Local indicted in $30M fraud
Published 2:29 pm Tuesday, March 17, 2015
NEW ORLEANS — Department of Justice officials named a LaPlace woman as one of 20 suspects indicted Thursday in a conspiracy to commit $30 million in health care fraud.
Lisa A. Crinel, 51, a New Orleans businesswoman and former Zulu queen, is being labeled as the ringleader. Crinel, who is black, and her attorney have denied any wrongdoing and leveled complaints of racism at the Justice Department.
The suspects, through Abide Home Care Services, Inc., were indicted for conspiracy to commit health care fraud, conspiracy to defraud the United States and to receive and pay health care kickbacks and health care fraud.
Wendy Ervin, 41, of LaPlace is indicted for conspiracy to commit wire fraud, along with Crinel.
U.S. Attorney Kenneth Allen Polite Jr., who is black, said in making the announcement last week the wire fraud conspiracy aspects of the case involve Ervin.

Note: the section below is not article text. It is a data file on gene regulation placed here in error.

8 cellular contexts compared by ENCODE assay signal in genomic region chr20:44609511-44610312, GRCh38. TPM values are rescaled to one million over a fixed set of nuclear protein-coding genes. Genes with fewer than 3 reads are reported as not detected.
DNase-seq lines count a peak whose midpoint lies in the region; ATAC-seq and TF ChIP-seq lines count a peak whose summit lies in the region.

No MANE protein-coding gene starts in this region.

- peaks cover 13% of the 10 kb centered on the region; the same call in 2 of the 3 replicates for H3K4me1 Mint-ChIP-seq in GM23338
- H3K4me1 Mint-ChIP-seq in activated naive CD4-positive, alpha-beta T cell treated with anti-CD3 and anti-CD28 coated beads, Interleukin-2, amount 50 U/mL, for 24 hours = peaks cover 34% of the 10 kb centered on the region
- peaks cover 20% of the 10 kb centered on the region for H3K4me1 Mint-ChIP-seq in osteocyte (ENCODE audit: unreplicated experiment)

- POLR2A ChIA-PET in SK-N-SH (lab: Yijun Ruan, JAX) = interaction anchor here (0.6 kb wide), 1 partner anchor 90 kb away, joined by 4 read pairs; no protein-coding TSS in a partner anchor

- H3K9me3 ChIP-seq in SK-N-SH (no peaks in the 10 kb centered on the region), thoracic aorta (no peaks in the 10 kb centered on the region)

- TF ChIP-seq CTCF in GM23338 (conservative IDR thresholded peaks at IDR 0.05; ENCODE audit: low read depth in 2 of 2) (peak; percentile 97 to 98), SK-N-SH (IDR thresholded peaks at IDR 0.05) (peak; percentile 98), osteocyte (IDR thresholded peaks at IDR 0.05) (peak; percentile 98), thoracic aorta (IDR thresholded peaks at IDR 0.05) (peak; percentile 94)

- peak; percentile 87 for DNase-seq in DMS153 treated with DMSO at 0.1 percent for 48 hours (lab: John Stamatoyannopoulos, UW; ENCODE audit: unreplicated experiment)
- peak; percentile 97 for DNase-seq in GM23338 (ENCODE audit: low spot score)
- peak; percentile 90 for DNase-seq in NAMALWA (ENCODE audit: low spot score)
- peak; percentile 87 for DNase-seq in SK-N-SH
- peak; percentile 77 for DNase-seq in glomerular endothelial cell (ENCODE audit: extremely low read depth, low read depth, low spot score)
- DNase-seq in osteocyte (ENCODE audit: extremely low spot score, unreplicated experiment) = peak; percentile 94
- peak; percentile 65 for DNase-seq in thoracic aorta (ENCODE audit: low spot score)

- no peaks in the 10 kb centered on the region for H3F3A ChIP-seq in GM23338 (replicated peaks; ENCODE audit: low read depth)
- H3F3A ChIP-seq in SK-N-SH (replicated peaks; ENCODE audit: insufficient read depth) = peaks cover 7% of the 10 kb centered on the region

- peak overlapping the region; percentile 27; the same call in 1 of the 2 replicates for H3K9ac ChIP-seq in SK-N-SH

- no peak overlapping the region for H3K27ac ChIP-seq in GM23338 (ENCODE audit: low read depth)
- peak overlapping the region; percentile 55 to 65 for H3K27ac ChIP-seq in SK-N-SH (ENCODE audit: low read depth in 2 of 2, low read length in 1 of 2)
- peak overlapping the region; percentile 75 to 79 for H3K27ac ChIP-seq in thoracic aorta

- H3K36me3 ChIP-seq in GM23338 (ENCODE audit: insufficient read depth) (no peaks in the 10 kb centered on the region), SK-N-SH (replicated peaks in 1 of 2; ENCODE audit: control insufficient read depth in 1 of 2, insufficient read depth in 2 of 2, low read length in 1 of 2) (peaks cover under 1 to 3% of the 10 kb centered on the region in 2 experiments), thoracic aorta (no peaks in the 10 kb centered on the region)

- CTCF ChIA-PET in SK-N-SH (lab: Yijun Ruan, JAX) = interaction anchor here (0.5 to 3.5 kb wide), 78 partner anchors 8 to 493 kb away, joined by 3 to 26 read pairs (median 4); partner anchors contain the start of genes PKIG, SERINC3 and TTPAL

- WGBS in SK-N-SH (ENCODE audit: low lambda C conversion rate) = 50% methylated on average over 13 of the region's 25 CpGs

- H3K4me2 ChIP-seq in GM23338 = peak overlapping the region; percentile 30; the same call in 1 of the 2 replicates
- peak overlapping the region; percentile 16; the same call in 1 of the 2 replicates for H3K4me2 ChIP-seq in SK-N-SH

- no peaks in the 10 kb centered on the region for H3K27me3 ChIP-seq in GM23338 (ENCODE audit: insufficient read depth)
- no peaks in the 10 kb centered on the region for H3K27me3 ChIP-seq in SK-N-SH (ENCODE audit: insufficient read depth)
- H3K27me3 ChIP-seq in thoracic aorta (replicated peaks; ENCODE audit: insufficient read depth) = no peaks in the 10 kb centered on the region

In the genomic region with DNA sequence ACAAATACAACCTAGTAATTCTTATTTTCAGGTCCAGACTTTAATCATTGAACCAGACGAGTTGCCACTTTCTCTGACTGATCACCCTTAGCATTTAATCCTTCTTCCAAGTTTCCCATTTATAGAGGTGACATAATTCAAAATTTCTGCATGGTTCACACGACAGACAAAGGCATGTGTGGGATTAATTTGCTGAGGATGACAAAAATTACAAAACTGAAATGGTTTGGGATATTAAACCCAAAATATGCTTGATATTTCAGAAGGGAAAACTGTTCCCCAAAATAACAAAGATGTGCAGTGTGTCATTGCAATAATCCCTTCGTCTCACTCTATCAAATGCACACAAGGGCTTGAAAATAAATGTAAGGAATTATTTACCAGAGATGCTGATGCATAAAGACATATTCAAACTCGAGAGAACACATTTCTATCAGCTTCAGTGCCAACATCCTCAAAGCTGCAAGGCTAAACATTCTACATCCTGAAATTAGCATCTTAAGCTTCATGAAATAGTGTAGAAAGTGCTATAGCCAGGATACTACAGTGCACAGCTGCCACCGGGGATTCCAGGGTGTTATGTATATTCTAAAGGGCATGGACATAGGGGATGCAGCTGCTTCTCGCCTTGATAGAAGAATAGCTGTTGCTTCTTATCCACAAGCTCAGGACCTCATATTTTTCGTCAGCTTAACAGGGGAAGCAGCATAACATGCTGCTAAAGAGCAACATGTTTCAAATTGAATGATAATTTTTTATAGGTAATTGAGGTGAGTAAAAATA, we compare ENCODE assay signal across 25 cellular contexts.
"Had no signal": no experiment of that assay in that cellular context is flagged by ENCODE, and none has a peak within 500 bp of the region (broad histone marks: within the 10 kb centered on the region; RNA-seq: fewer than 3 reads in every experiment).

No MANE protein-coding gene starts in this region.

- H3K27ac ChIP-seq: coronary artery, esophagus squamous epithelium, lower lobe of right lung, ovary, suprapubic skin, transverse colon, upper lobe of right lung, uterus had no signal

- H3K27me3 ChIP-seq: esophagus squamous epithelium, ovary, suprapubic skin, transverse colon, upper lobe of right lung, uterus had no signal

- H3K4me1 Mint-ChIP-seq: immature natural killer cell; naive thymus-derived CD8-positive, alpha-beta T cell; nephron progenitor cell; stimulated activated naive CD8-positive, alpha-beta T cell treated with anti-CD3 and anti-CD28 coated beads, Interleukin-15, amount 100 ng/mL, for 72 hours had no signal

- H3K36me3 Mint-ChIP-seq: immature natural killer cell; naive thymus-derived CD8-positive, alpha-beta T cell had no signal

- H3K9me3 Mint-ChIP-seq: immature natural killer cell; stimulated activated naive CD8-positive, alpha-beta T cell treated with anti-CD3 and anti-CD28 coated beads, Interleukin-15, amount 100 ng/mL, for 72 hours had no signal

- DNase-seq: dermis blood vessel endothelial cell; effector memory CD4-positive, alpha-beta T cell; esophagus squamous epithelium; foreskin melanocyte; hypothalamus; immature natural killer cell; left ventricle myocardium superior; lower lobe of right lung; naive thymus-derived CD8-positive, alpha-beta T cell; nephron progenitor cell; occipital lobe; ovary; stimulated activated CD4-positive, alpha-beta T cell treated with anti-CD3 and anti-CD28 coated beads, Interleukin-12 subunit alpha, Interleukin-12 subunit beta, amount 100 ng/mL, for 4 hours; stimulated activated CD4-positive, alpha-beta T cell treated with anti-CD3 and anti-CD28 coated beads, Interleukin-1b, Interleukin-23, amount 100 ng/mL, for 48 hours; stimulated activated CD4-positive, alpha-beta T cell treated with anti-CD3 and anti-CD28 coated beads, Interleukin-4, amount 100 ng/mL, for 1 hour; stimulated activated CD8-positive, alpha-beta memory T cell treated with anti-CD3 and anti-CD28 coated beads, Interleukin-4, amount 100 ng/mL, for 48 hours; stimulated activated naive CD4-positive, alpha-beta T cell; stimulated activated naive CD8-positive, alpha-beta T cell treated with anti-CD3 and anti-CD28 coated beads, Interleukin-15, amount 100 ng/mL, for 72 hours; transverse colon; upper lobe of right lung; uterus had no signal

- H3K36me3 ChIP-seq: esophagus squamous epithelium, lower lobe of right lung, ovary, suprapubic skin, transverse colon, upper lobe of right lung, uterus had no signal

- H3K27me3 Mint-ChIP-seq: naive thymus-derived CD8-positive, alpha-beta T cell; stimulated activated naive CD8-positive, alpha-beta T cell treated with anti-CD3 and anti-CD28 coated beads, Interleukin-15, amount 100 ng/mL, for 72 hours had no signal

Crinel is charged with filing fraudulent applications for relief relating to the April 20, 2010, explosion and fire that occurred on the Deepwater Horizon, an oil rig in the Gulf of Mexico where British Petroleum had been drilling a well.
After the disaster, BP established the Gulf Coast Claims Facility (GCCF) to administer, mediate and settle claims of individuals and businesses for losses incurred as a result of the Deepwater Horizon explosion.
The GCCF began receiving and processing such claims in August 2010, requiring any individual filing a claim to submit valid documentation as proof of loss or reduction in earnings due to the oil spill.
“Crinel and a Georgia accountant created false documentation on behalf of Clara Aitch, Ervin and Wilneisha Harrison Jakes to include in fraudulent applications for reimbursement for lost wages,” Polite said. “The false documentation stated that Aitch, Ervin and Jakes, at the time of the BP disaster, were employed by LACE, a reception hall owned and operated by Crinel, when, in truth, Aitch and Ervin were full time employees of Abide and Jakes was attending school out of state.”
After Aitch and Ervin received payments from BP, Polite said, they had to kick back some of the funds to Crinel, Polite said.
“The loss to BP from the fraudulent claims totals $37,800,” Polite said.
If convicted, authorities said Ervin faces a maximum term of imprisonment of five years while Crinel faces 270 years.
Polite praised federal agencies for their work, including the FBI, U.S. Department of Health and Human Services and Office of Inspector General in the ongoing investigation.